This film has a very fast paced tempo. Few moments to catch your breath here as the car robbery and cop killing takes place as the protagnist is getting ready to flea the country with his crush at the moment, the lovely Patricia Franchini - an American journalist.
Driven by dialogue, mostly about love or money it's almost exhausting to look at since it's always combined with jump-cuts and a hand-held camera. This is as far as I know the first film that fits the style of French New Wave. It's jump cuts - also a new style brought to life by this film, is the result of the director being forced to cut down the lenght of the film, so he shortened the film by cutting out - or basicly making transitions through different takes to make it shorter. It made it more intense and gave it a fresh look. He also made parts of the film after the shooting had taken place - planning stuff during the nights after shooting scenes. Later on it stand out like a very innovative film caused by it's production and editing. One of the most influential films ever made, actually.
So, it's important to travel back in time to get why the film is so well rated. I find it hard to give it more stars "just" because it's the father of jump cuts (even if other directors have used it before) that now are used everywhere. This is a nice story, very intensely told, and lovely presented. Fast paced and with some great and unusal photography. Pluses are given for it's music too.
7.5 out of 10 phat cigarettes.
Though not his best, Godard's 'Breathless' is his most famous and discussed film. Even after 50 years, it hasn't lost its vitality; it's interpreted in so many different ways. We all know that most of these New Wave directors (formerly critics at 'Cahiers du Cinema') wanted to shift away from the style and rules of Classic Hollywood, which most of the mainstream French films had adapted over the years. Godard tries to break these conventions and tries experimenting with various aspects of the film. Firstly, he casts Jean-Paul Belmondo, with his punched nose and unconventional looks (though quite charming), and Jean Seberg in a boy-cut tomboyish role, introducing her wearing a T-shirt and selling newspapers on the street (an intriguing and memorable intro). With regard to Patricia's character, though intended or not, the film did have quite a feminist undertone (much different from the female characters portrayed at the time). Other than this, the film mainly comprises of random conversations and a meandering plot. All these elements went on to reinvent Modern Cinema.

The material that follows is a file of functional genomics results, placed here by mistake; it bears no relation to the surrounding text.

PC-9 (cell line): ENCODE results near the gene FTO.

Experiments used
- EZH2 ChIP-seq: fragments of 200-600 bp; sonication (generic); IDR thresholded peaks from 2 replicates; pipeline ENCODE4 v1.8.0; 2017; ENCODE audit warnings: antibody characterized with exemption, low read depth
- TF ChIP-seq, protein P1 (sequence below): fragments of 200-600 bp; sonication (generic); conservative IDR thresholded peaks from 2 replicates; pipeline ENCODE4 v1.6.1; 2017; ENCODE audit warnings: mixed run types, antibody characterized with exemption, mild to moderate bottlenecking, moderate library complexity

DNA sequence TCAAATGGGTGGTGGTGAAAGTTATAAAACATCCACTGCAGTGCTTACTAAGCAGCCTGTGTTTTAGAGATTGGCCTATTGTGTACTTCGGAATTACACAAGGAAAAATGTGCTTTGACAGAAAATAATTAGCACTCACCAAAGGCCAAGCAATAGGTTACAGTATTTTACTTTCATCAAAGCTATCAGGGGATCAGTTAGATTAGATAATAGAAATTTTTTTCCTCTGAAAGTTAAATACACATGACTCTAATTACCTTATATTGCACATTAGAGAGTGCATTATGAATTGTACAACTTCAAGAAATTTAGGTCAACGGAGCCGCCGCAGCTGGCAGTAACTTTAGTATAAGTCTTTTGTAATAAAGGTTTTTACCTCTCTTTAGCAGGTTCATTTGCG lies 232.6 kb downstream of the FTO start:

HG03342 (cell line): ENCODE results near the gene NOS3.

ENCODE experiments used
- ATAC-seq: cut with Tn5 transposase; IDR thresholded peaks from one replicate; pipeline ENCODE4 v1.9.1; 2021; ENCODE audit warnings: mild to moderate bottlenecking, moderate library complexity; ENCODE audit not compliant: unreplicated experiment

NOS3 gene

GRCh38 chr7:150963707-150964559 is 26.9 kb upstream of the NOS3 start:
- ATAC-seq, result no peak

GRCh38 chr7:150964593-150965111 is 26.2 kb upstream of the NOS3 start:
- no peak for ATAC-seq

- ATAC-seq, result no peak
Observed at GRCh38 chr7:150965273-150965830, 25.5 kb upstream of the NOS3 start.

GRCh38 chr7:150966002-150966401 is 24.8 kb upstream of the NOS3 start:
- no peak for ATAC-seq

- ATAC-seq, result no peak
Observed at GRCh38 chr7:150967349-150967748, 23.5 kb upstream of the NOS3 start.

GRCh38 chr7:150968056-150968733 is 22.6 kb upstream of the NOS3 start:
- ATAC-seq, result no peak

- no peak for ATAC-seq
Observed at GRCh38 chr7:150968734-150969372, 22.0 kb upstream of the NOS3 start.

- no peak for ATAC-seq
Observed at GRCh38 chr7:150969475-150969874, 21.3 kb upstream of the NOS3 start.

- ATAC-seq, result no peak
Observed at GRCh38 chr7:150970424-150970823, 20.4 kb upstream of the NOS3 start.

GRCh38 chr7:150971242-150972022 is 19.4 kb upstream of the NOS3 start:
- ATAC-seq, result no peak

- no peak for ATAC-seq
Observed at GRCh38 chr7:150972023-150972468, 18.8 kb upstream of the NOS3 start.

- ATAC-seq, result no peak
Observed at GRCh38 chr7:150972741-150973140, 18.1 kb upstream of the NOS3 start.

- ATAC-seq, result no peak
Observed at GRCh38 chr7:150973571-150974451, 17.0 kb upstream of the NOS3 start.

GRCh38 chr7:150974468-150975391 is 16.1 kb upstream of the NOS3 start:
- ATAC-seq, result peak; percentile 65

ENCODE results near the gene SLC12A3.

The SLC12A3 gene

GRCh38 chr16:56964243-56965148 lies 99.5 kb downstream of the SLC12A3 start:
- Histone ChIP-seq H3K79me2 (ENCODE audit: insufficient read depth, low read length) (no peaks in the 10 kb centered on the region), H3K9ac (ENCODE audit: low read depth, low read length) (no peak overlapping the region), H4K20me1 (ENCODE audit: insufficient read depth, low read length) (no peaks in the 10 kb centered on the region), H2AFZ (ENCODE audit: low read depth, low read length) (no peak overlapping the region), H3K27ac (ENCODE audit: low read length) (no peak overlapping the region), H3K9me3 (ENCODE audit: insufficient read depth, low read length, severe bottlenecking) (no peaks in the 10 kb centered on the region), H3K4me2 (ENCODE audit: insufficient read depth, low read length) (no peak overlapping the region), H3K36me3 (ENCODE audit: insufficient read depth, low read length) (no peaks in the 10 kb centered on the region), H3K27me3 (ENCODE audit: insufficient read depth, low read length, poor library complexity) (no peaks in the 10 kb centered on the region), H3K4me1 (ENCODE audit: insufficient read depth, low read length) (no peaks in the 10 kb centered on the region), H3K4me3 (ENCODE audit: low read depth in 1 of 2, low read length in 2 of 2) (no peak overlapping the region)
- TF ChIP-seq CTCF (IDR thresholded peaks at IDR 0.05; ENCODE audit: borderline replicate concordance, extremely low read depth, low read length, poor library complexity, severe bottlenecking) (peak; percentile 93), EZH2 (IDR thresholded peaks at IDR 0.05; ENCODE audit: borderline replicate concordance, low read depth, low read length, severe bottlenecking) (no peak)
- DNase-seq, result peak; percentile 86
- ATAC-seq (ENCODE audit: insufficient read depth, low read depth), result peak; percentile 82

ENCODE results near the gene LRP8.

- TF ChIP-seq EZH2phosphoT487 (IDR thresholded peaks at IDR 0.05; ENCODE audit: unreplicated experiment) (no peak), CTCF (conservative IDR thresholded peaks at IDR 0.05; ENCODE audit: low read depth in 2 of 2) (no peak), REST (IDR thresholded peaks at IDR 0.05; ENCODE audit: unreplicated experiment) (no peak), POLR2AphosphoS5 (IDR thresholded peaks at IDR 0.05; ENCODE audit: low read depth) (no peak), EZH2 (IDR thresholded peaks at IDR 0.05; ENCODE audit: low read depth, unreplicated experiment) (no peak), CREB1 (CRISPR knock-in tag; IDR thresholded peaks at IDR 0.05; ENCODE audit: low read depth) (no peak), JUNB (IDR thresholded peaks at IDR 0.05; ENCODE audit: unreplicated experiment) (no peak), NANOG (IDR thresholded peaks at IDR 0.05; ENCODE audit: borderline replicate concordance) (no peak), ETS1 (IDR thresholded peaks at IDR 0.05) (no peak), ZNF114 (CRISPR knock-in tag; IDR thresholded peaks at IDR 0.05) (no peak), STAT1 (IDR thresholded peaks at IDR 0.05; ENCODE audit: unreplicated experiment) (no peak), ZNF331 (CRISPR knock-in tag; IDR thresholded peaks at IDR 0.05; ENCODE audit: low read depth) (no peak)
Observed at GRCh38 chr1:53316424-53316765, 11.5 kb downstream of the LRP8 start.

Godard believed that most of the mainstream films tried to seduce people with their fictional reality, tried to entertain them and make them forget the worries of their daily life; he said that's how capitalist systems kept their people happy and content. He wanted to defy establishment and authority, both in terms of film and politics; though this film is not as Marxist as his later films, it's certainly quite anarchist in nature and his contempt for capitalism is clearly visible. Just like Patricia wonders, "I don't know if I'm unhappy because I'm not free, or if I'm not free because I'm unhappy." With random jump-cuts in a single scene or characters looking/talking to the camera, Godard constantly reminds the viewer that they're watching a work of fiction, thus making us watch the film in a different light, evoking a higher level of consciousness and compelling us to interpret the film's intended meaning. He wanted to stress that none of it was real, and that the director has complete control of what's being shown on screen. The film circles-in twice (in the style of film noir), once pointing to almost nothing conspicuous (to draw the attention outside of the film), and the next time when Godard himself appears in a cameo as the informer, thus ingeniously highlighting the fact that it's Godard (the director) who's controlling the plot from within and outside of the film. Even when Michel shoots the policeman, the scene is shown in such a haphazard and unusual way; the scene is as detached from the event as the protagonist, highlighting the moral jumps he takes in the situation.